Social Media Use Among Directors and Senior Managers


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Presented by David F. Larcker, Stanford Graduate School of Business, 7th Annual SNCR Symposium, Nov. 8, 2012

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  • How about another industry with PR problems… Comcast
  • Frank gave a face to Comcast. Famous Frank Made himself available by asking “how can I help” and following through.
  • Social Media Use Among Directors and Senior Managers

    1. Social Media Use Among Directors and Senior ManagersSTANFORD GRADUATE SCHOOL OF BUSINESS David F. Larcker
    2. Who We Are• Key Stanford Resources:  Rock Center for Corporate Governance  GSB Center for Leadership Development and Research• Core Principles:  Examine important research questions  Approach questions in a neutral and scientific manner  “Get the story straight” – move from “hype” to “knowledge”  Disseminate the research results – obtain feedback and critique  Have a real impact on practiceSTANFORD GRADUATE SCHOOL OF BUSINESS 2
    3. Our Perspective on Social Media• “…a social trend in which people use technologies to getthe things they need from each other, rather than fromtraditional institutions…” (Groundswell)• It’s really about the relationships and the innate humandesire to connect, not just the technologies• Social media is not just a channel, it’s a conversation that:  is very big  highly influential  will go on regardless of what a firm does  If ignored can cause real problems (or missed opportunities)• Social media deserves serious research attentionSTANFORD GRADUATE SCHOOL OF BUSINESS 3
    4. Social Media Seems Extremely Important• Edelman survey, 2012 marks the first year that “listening tocustomers” is considered equally important as providing “high qualityproducts or services” to building trust in a corporation• According to BRANDFog, consumers expect to be able to engagewith companies and their brands through social media. Similarly,employees prefer to work for a company that is active in social media• Firms that embrace Web 2.0 (social technologies) and social mediaare more likely to be market leaders, have their market share increase,and use management practices that lead to higher margins (McKinseycalls these firms “networked enterprises”)STANFORD GRADUATE SCHOOL OF BUSINESS 4
    6. AppleA $12 Billion Move In Apple Stock Seems To Have Started With Tweets From A Single Anonymous Source In China The organization that got the news in the headlinesis a group called Chinese Labor Watch which said it got its information from "workers," but its press release was mostly cribbed from the tweets of just one person. STANFORD GRADUATE SCHOOL OF BUSINESS 6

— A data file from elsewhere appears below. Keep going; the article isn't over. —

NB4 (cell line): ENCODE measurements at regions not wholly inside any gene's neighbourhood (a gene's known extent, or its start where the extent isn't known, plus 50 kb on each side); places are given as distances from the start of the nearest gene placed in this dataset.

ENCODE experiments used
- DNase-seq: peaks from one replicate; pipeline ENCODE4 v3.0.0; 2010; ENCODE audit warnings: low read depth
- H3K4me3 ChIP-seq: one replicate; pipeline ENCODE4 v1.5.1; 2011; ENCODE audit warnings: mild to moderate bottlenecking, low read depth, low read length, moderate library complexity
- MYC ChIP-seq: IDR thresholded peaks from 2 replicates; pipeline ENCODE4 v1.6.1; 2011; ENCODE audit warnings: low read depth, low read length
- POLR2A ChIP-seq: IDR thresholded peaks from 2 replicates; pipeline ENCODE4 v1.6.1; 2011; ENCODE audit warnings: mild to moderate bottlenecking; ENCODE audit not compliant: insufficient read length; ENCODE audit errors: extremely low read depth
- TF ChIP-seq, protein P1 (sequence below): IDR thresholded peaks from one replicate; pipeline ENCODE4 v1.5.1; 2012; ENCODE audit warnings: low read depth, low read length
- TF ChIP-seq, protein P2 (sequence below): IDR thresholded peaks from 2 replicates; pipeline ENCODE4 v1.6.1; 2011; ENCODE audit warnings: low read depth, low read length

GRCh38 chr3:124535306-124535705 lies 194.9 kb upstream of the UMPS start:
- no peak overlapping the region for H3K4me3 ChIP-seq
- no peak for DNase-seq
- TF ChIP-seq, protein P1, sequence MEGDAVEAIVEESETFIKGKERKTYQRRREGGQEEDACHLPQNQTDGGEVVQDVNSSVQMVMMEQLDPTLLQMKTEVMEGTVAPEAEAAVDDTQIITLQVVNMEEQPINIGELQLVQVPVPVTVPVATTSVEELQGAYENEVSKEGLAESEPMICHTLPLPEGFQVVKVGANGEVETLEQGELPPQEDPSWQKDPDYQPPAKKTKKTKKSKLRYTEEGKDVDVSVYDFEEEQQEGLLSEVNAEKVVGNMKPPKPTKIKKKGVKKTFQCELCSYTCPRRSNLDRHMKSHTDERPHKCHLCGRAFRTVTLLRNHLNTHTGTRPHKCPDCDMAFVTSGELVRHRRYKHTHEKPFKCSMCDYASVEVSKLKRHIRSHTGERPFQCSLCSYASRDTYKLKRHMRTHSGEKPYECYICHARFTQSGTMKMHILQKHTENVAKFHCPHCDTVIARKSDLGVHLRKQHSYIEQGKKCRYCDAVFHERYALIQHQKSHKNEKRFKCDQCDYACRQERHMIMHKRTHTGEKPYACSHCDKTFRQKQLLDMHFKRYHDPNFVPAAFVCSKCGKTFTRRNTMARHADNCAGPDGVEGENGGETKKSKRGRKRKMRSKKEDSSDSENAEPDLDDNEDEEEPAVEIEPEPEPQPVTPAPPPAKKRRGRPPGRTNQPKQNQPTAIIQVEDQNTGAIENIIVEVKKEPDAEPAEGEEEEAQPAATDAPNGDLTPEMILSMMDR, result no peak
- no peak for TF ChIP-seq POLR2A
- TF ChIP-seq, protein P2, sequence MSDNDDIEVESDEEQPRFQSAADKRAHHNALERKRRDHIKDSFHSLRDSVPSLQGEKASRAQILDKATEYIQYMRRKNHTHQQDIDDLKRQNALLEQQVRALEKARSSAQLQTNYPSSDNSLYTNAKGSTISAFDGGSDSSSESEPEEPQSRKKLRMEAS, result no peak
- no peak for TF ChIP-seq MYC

7. Comcast 1.4 MILLION VIEWS 7
    8. Comcast Response “Frank Eliason: Helping Comcast suck a little bit less” “I can give full kudos to Frank for being so personable, and as much as it pains me to say it, I have to acknowledge Comcast as a whole for bringing customer service to the digital age.” BusinessWeek: “I think its safe to call Comcasts Frank Eliason the Frank Eliason most famous customer service manager in the U.S., possibly in the @comcastcares world.” 8
    9. Some Obvious Questions• What do senior executives and board members reallyknow about (personal and business uses of) social media?• Is social media information incorporated into strategicdecisions and risk management at the highest levels oforganizations?• Do senior executives and board members monitor andevaluate processes for collecting and analyzing socialmedia data within the firm?• What is the precise “value proposition” for social media?Are there compelling analyses that expenditures on socialmedia are value increasing for shareholders?STANFORD GRADUATE SCHOOL OF BUSINESS 9
    10. Our Survey• Only CEOs, senior-level executives, and board members•Typically in their mid-50’s• Across a broad set of industries – manufacturing, utilities,banking, and services• Fairly large companies -- > $500 million in revenueSTANFORD GRADUATE SCHOOL OF BUSINESS 10
    11. Basic Social Media KnowledgeSTANFORD GRADUATE SCHOOL OF BUSINESS 11
    12. Basic Social Media Knowledge Pretty High for 2012STANFORD GRADUATE SCHOOL OF BUSINESS 12
    13. Basic Social Media Knowledge However, mostly Spectators (read blogs, follow others, etc), as opposed to Creators (create blogs, publish Twitter updates, etc.) Substantial overlap between personal and professional usageSTANFORD GRADUATE SCHOOL OF BUSINESS 13
    14. Understanding the Impact of Social Media • Marketing and Branding • Customer Outreach • Collaboration and Info Sharing • Organizational RiskNot Great! STANFORD GRADUATE SCHOOL OF BUSINESS 14
    15. Do They Use the Information? Maybe! Mostly Marketing and SalesSTANFORD GRADUATE SCHOOL OF BUSINESS 15
    17. You Get What You Measure • Not collected • Not valuable • Too low levelSTANFORD GRADUATE SCHOOL OF BUSINESS 17
    18. Many Firms Do Not Even Have Guidelines!STANFORD GRADUATE SCHOOL OF BUSINESS 18
    19. Some Preliminary Takeaways• Executives and board members have someunderstanding about social media for personal and (insome cases) professional applications• They understand the potential for social media to impacttheir firms in both positive and negative ways• However, they have not been convinced about the valueproposition of social media  Social media information gathering and analysis is in its “infancy”  Social media data is difficult to distill into a useable format  Possible serious selection bias with social media respondents• Executives and board members may view social media as“beneath them” and is only for marketing or public relationsSTANFORD GRADUATE SCHOOL OF BUSINESS 19